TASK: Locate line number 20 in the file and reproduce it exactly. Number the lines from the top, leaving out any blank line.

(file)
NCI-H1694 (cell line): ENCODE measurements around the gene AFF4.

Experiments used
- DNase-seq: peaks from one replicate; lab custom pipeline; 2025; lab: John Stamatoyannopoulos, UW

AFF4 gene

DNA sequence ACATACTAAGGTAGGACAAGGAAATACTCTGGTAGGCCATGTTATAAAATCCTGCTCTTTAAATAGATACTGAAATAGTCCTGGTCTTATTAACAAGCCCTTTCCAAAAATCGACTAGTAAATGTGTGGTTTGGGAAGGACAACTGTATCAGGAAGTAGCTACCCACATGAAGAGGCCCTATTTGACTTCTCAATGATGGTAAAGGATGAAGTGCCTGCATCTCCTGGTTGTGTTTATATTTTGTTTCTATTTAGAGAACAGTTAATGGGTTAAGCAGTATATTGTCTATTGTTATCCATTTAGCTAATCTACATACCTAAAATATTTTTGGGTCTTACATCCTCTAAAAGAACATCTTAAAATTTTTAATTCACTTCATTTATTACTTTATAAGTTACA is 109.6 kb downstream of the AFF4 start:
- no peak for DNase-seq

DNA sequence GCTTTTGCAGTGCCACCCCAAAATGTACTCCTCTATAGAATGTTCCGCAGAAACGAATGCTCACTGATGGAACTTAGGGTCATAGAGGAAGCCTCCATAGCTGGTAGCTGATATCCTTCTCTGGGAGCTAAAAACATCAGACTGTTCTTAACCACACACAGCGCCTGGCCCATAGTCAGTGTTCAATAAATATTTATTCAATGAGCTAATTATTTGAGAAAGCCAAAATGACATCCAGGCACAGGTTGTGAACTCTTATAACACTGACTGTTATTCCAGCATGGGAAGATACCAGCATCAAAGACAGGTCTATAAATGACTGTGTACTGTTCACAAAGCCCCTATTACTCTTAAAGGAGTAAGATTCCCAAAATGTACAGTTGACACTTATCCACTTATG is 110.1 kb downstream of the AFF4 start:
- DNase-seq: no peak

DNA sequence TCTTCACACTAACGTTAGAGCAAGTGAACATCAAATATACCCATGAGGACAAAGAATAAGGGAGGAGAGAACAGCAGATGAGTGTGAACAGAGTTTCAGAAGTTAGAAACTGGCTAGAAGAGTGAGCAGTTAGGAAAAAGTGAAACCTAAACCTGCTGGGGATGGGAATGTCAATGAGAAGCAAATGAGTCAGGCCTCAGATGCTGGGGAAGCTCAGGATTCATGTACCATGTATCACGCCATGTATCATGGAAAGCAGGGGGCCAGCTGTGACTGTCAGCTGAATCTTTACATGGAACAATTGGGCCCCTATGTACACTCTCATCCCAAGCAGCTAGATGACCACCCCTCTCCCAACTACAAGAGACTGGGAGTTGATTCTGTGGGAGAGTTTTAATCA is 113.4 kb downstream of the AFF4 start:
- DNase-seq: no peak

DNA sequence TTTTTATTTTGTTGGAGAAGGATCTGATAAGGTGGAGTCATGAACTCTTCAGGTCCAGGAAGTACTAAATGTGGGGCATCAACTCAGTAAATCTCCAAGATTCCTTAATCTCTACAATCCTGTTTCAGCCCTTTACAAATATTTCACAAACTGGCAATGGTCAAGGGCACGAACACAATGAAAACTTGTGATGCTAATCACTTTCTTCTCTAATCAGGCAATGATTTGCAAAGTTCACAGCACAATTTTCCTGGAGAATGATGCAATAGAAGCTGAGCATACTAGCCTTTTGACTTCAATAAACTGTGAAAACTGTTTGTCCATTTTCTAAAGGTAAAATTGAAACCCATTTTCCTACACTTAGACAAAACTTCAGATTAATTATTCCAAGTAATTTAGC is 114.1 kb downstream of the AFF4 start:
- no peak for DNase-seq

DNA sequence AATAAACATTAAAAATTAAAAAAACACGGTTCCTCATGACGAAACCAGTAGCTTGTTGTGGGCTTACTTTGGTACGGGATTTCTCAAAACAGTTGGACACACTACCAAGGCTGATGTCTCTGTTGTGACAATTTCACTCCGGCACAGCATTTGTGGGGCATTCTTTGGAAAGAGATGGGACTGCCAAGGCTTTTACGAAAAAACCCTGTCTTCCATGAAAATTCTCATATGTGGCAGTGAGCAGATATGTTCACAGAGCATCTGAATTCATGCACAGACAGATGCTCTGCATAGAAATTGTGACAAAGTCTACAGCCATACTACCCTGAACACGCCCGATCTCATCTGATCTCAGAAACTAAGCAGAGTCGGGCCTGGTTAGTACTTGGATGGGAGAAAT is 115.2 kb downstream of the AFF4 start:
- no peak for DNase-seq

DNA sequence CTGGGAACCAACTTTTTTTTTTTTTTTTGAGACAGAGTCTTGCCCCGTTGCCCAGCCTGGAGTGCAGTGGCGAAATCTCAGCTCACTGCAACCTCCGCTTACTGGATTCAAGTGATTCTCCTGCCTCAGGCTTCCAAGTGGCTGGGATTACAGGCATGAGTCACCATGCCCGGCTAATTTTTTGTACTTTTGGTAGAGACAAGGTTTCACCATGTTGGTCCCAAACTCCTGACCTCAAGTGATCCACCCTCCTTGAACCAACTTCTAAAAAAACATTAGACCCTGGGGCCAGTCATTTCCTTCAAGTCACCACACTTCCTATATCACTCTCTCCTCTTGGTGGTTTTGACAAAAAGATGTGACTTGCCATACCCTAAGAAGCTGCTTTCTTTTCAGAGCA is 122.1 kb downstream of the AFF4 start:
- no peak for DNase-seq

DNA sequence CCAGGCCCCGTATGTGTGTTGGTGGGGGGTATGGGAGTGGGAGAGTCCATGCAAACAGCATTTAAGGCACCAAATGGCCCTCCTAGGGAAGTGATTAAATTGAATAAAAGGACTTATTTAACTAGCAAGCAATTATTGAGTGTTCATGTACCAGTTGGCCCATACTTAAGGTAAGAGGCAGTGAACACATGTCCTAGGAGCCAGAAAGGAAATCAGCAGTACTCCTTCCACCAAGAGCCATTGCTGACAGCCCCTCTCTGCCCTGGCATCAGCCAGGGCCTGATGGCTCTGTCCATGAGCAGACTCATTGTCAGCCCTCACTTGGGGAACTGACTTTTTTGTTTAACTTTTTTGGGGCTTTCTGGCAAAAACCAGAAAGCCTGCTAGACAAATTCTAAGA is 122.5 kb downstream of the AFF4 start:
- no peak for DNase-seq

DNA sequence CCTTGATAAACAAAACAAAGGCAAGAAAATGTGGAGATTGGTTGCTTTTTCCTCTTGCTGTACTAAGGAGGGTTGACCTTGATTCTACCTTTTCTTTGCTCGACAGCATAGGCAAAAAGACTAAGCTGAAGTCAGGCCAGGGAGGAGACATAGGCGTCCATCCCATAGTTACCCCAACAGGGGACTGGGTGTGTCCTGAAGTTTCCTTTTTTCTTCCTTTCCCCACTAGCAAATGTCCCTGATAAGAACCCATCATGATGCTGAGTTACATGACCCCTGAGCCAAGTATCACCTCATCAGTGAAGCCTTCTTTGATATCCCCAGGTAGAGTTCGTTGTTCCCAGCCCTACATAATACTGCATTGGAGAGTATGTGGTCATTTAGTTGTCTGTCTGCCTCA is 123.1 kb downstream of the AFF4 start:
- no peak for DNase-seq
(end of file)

- no peak for DNase-seq